Reading Signs for the General
In her village they’d called her Maria Immaculada, because she had never married and never even taken a man to her bed. Now she was a frail old woman, well past seventy. At an age when she should’ve been allowed to sit in the shade and cluck at the ways of the young until she died, instead one hot morning a government limousine with tinted windows had stopped at her house. A young army officer knocked on her door to inform her she’d been invited to dine with their country’s leader, El Hombre Maximo, that very evening. He’d offered her a ride in his air-conditioned Cadillac. What she was not offered was an opportunity to decline. Two years later, she had not yet returned home.
General Augustin Montoya, El Hombre Maximo, had sent for her because she was a bruja, a witch, and he was famously preoccupied with the occult. Maria was famous in the northern part of the country for her ability to read the signs and portents that appeared in the heavens. Every roaming planet, every falling star, it was said, was a telegram from God, sent in a language the Angel of Chastity had taught Maria to read.
At the twenty-third hour, time for the nightly lesson, Maria joined General Montoya on the western balcony of the Presidential Palace, which looked out over the capitol city of Concepción. Two hours after curfew, the city lay silent and dark, the better for El Hombre Maximo‘s perusal of the night sky.
General Montoya was a man of neat, spare appearance, perhaps to compensate for the gross indulgences of his leadership. During the day he wore starched fatigues and the scarlet beret that was his trademark, but at night he favored sandals, loose cotton trousers, and fine silk shirts. He sat in a high-backed, velvet upholstered chair, stroking his mustache, and squinting through the eyepiece of an expensive American telescope. It made sense to him that if his soothsayer could, with her dim old eyes, read the future in the planets and stars, then with the aid of technology, he would soon be able to predict the plots of his enemies before they were even hatched.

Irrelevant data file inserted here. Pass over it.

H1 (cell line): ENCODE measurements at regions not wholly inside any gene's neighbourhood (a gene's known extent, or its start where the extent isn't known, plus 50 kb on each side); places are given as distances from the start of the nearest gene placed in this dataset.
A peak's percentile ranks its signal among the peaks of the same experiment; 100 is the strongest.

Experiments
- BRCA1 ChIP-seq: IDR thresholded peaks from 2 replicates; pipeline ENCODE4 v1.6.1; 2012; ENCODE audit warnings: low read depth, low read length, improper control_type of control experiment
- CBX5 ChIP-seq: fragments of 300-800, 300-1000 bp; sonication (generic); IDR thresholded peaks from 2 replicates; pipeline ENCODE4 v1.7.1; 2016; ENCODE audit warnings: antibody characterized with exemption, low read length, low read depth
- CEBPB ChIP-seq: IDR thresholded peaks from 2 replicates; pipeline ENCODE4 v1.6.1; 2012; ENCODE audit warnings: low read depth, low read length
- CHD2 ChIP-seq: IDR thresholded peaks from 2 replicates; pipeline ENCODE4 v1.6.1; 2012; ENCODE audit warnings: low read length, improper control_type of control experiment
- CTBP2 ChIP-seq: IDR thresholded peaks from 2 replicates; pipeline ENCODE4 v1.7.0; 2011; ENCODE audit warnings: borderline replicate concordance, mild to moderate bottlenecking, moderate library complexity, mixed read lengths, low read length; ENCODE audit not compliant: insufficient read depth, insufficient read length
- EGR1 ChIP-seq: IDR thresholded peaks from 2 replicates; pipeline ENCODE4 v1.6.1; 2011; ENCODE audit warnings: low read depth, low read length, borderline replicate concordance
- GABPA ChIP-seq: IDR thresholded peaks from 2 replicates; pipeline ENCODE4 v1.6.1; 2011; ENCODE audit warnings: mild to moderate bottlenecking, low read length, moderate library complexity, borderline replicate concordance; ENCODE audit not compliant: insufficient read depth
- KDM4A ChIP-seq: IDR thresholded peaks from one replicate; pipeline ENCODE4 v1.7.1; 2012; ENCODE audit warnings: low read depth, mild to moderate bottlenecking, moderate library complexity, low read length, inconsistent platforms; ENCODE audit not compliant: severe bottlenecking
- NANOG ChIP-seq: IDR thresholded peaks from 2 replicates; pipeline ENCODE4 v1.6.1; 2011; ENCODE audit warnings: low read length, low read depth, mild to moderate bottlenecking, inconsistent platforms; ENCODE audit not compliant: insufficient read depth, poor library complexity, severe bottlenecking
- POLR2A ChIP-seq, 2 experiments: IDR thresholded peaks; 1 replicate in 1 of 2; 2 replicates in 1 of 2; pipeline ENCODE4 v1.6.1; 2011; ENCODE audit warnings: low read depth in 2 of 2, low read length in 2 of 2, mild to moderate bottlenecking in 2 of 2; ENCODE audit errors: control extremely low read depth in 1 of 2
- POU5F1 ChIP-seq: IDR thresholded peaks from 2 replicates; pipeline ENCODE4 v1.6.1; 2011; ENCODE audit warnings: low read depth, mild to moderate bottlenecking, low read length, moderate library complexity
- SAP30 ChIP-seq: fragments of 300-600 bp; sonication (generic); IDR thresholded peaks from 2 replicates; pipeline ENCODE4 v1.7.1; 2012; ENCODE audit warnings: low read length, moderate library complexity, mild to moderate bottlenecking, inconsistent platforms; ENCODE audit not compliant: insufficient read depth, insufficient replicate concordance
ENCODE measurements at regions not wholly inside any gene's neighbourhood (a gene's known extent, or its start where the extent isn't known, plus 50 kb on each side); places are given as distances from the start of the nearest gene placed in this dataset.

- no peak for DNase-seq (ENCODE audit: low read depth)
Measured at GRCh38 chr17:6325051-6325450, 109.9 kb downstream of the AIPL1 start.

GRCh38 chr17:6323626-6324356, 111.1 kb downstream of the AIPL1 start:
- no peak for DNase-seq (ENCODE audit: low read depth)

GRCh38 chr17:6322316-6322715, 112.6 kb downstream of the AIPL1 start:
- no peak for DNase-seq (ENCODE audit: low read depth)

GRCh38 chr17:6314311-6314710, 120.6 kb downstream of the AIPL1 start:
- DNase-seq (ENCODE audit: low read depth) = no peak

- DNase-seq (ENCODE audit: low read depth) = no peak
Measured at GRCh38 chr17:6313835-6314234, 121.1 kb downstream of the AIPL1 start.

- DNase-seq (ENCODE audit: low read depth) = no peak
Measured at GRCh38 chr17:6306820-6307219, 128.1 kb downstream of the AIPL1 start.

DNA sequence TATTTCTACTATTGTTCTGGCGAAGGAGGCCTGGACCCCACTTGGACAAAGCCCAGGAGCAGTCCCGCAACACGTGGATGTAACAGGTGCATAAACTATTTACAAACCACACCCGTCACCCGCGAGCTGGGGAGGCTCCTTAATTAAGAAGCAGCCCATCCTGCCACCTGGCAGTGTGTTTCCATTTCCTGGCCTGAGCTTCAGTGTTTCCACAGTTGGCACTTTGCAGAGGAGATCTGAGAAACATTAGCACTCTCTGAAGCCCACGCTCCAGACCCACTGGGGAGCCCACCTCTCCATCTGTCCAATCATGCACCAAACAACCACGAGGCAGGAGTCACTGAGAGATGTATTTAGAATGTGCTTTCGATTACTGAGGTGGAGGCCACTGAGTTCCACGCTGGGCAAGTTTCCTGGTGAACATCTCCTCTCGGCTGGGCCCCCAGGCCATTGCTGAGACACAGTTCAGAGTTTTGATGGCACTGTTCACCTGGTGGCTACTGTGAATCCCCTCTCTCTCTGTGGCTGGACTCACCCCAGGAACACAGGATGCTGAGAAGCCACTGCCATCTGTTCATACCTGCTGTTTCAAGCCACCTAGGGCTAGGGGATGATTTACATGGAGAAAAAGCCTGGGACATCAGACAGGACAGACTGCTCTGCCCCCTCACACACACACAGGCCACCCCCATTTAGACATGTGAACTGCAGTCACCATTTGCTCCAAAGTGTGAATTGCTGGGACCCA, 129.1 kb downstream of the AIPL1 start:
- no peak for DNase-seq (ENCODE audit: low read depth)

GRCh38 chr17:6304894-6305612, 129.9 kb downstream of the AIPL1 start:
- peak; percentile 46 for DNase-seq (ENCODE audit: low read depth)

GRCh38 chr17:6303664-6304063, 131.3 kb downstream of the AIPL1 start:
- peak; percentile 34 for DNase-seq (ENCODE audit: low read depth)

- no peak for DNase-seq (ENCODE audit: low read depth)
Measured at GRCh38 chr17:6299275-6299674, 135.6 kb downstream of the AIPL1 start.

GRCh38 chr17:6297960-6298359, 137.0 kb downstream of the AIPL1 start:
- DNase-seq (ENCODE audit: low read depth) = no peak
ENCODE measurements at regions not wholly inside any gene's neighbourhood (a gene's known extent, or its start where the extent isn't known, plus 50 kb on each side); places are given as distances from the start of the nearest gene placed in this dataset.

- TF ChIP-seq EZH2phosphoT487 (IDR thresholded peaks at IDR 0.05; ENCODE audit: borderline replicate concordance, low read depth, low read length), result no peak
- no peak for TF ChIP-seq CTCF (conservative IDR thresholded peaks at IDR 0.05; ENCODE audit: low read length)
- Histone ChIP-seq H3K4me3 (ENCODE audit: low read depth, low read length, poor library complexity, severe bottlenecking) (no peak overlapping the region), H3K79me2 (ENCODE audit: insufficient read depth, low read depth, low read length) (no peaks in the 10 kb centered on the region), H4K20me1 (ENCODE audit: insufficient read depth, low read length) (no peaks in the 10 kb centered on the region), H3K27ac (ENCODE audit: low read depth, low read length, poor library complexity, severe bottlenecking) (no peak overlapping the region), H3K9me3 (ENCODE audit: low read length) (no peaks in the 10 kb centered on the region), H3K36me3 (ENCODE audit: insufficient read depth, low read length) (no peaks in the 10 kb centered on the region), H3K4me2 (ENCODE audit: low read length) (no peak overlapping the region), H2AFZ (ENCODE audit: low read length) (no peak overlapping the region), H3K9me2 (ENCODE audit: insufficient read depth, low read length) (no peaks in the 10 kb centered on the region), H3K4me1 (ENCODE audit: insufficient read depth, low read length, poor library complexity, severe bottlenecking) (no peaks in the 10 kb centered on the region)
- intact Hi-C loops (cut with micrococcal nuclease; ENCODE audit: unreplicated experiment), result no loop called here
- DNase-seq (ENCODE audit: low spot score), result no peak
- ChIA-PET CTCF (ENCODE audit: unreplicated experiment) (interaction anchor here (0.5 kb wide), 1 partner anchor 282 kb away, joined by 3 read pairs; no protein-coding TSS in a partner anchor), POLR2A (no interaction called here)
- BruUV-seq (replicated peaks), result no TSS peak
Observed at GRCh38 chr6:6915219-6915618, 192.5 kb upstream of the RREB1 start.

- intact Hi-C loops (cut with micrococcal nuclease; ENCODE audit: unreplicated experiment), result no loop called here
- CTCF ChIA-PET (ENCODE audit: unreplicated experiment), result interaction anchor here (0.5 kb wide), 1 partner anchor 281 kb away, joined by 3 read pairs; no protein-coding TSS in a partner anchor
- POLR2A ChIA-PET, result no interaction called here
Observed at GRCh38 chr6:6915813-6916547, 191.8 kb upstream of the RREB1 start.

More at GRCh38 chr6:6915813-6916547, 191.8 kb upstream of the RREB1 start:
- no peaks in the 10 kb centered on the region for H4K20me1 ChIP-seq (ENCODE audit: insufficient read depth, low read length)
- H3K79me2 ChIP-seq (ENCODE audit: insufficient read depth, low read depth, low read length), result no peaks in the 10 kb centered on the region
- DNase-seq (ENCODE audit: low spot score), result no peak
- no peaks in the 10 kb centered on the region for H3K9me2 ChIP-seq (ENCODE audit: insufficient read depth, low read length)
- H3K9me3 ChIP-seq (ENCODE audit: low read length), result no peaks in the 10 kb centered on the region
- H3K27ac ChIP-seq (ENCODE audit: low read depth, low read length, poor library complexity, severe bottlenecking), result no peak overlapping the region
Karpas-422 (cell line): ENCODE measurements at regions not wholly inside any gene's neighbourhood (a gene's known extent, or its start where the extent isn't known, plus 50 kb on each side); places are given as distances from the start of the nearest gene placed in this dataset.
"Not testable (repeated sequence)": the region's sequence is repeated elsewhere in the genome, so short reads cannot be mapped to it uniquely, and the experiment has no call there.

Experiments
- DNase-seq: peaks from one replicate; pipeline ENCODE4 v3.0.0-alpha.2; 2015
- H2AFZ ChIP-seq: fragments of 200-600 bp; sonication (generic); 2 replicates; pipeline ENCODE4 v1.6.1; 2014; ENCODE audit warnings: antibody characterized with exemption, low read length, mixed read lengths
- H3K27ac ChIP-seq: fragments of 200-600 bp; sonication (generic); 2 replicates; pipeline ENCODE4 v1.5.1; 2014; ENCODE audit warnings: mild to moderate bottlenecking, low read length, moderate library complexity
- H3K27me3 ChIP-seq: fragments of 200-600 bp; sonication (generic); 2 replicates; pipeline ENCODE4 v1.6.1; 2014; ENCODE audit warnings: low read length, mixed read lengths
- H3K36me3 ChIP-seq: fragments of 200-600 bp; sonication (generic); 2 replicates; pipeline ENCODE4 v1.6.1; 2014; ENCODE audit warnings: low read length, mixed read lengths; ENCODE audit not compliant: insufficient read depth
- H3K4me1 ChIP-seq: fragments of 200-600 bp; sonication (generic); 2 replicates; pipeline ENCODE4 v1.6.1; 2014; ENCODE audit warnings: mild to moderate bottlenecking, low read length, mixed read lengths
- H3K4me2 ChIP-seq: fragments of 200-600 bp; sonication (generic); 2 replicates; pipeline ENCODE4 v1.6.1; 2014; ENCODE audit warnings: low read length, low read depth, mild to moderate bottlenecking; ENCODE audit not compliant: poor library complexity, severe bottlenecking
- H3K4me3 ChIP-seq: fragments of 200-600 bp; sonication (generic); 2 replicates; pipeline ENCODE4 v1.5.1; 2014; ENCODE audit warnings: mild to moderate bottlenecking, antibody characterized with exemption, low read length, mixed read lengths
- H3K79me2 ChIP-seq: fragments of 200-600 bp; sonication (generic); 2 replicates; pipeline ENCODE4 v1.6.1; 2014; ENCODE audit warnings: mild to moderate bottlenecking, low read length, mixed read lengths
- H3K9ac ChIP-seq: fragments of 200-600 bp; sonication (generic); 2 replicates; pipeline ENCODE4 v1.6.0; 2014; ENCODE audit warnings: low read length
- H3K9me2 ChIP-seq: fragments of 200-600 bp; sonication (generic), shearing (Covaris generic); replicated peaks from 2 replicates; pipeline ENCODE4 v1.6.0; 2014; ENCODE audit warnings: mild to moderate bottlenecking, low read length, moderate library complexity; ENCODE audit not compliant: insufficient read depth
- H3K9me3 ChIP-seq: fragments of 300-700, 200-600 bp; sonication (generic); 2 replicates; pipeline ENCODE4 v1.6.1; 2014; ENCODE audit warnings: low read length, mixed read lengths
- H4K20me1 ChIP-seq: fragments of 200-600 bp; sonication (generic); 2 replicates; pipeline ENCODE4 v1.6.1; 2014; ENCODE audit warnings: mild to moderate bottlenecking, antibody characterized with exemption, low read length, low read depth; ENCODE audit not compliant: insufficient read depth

“Sir, I wished to ask you something,” Maria Immaculada said. She wore thick peasant skirts below a knitted shawl she kept wrapped tight around her shoulders, and she stood only a little taller than the armrests of the General’s chair. “Recently I received word from my niece. She said los escuadros fantasmos had come through the village.” Los escuadros fantasmos–the infamous Ghost Squads–conducted sweeps for enemies of the junta, plucking young men from their beds in the middle of the night and loading them into trucks bound for destinations unknown. “She said there was much weeping in their wake.”
The General jumped in his chair, startling her badly.
“Two!” he exclaimed. “Two falling stars, moving in perfect parallel, but in opposite directions!” He opened a notebook lying in his lap and began flipping rapidly through the pages. “We’ve seen this before, haven’t we? What does it mean?”
Maria took a steadying breath. “It means, sir, that–”
“Don’t tell me, don’t tell me, I’ll figure it out.” He found his page, traced down a list with his finger, and frowned. “Potential trouble, it says here. A situation that could take an unexpected turn, with mortal consequences.” Again he bent to the eyepiece. “Perhaps there will be another celestial event, a modifying signifier.”
“Perhaps, senor,” Maria agreed. “But remember that the stars suggest, they do not command.” She folded her hands tightly before her withered old breasts, as if in prayer. “Isabel–that’s my niece–she said her boy Aldolpho was taken.”
“Well… that is the thing, senor. We do not know. It’s been a week, and no one has heard from him.”
The General sighed and gave her a sidelong glance. “Well, he was not an enemy of the state, was he? Not a troublemaker?”
“No. Not a troublemaker. ‘Dolpho is a good boy.” She kept her eyes on her hands, which were shaking.
General Montaya noticed her tremors, and smiled. That he could strike fear even into the heart of a bruja made him deeply happy. Once he gained her powers for himself, who would be able to stand against him?
“Then you have nothing to worry about, tia Maria. He’ll check out clean at the station and then they’ll send him home. If he isn’t home already, it’s probably because he made a few friends while waiting around, and now they’re out eying the young girls of Concepción.” Abruptly, he jammed his face back against the glass. “Dammit! Was that another meteor? Was there a lightning strike? Dammit!”
“I’m sure you are right, senor.” Maria could hardly force the words out. “But I was hoping…” Her voice trailed off.
Again the General sighed, much more heavily this time. He slumped back in his chair and ran a hand down his face. He finished with a second stroke to smooth his black mustache. “What are you asking me to do, tia Maria?”
“I thought perhaps… you could check…”
“Check? Check what? If he passes questioning, he will be set free. If not, then he won’t. Those are the laws of the land. I may have made them, but I cannot break them at will. It is for the good. If you nephew is still with los escuadros fantasmos, then that is where he should be. He is surely a danger to us all.”
“Adolpho is an innocent,” said Maria Immaculada, in her smallest voice.
“No one is innocent, bruja.” General Montoya heaved himself sitting up and returned to his telescope. “Ah! Another shooting star! This one, I swear, did not fall to earth, but shot from earth to sky! According to the book, it means ill fortune! What do you think, adivina? Is it a true sign, or false?”
That was when he heard, from somewhere close behind him, the clack of a cocked revolver.
“Sir,” Maria Immaculada said, “I think it is true.”
Sean Manseau is a writer living in New York. For more of his work visit www.dammit.com.